[Written for the Sentinel.]


Crouched in the roadside dust, which powdered whiteThe sorry rags that witnessed to his want,The mendicant mouthed prayers for passing alms.One, piteous, dropped an anna on his palm,And, "Winds blow soft on thee!" the beggar whined.Another, scornful in self-righteous pride,Drew close his garment as he glided by,Then, two steps off, he felt the snarling shot:"No jungle yields to satisfied content."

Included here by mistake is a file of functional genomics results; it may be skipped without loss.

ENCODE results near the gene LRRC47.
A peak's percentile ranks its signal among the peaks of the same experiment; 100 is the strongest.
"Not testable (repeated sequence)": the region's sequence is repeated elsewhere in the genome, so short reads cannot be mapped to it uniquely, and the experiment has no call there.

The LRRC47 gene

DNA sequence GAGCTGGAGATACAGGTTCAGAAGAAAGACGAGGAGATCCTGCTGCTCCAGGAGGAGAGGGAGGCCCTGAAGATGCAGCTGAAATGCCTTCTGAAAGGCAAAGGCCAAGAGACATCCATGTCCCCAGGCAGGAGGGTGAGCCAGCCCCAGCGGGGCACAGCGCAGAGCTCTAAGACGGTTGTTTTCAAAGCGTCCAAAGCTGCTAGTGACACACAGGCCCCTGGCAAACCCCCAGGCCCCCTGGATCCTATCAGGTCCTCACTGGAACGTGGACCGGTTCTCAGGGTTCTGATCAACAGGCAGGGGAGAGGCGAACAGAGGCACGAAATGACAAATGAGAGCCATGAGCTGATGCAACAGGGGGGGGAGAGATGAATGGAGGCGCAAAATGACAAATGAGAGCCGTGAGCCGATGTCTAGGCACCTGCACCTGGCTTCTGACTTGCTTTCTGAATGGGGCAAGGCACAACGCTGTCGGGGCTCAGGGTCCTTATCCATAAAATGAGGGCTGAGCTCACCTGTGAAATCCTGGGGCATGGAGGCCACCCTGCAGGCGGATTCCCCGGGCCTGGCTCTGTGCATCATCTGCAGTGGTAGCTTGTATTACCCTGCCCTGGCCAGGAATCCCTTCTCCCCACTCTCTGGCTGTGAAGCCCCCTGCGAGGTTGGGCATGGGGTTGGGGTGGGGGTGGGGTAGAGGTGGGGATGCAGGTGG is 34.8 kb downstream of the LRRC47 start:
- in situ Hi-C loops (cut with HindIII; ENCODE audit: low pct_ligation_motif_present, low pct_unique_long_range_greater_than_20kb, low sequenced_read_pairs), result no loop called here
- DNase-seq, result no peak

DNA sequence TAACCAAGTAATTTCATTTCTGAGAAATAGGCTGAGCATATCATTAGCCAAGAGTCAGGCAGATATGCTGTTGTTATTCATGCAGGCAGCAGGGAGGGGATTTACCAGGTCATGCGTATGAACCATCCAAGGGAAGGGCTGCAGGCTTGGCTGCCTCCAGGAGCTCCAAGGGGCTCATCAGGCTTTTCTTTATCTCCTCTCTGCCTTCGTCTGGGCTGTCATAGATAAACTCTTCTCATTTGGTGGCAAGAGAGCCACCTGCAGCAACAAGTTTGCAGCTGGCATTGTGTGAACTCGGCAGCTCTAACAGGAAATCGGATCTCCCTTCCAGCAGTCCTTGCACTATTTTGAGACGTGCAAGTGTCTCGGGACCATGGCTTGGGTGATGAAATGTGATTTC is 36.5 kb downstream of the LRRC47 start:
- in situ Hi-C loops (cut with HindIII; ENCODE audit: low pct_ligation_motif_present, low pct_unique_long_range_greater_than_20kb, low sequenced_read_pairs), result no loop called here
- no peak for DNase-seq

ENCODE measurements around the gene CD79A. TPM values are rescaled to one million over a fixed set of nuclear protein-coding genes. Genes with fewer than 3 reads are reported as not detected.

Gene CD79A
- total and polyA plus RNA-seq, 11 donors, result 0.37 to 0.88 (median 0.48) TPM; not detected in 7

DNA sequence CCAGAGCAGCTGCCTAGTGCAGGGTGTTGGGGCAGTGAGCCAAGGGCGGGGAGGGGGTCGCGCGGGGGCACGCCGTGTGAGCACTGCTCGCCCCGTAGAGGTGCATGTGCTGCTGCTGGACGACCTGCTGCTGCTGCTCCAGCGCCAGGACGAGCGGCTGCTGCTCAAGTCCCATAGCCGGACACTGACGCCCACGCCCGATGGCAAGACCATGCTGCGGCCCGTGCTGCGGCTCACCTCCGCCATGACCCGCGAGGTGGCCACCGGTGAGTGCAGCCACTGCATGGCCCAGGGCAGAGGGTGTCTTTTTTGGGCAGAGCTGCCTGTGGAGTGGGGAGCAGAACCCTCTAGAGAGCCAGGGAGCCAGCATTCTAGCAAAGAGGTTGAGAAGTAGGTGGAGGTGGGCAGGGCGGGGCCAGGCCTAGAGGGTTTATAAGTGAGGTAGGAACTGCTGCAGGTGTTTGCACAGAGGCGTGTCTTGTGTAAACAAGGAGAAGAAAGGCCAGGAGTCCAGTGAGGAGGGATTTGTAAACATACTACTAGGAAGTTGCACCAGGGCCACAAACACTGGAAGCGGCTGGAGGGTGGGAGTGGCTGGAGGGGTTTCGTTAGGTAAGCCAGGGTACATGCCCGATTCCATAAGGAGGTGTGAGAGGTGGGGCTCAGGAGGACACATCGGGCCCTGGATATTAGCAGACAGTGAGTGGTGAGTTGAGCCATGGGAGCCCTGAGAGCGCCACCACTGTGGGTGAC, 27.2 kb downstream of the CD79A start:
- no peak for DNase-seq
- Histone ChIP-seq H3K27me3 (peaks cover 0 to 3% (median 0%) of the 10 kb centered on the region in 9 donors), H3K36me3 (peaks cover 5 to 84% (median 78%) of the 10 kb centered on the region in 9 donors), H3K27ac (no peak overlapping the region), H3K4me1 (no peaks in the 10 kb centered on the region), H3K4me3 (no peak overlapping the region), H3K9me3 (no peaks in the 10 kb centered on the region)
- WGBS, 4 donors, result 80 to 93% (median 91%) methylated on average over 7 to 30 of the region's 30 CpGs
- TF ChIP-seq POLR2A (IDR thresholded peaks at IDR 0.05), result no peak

The West learns of the East, e'en since the timeThe Master trod the lanes of Galilee;And we today, in that pariah's words,May learn a truth. For charityStill tempers the harsh winds of worldly woe,While that dark tangle, woven close by sense,Where sin breeds sickness, with death's seal o'er all,Was never conquered yet by mortal might,Though melting like the snow beneath the sunBefore the patient power which is of God.

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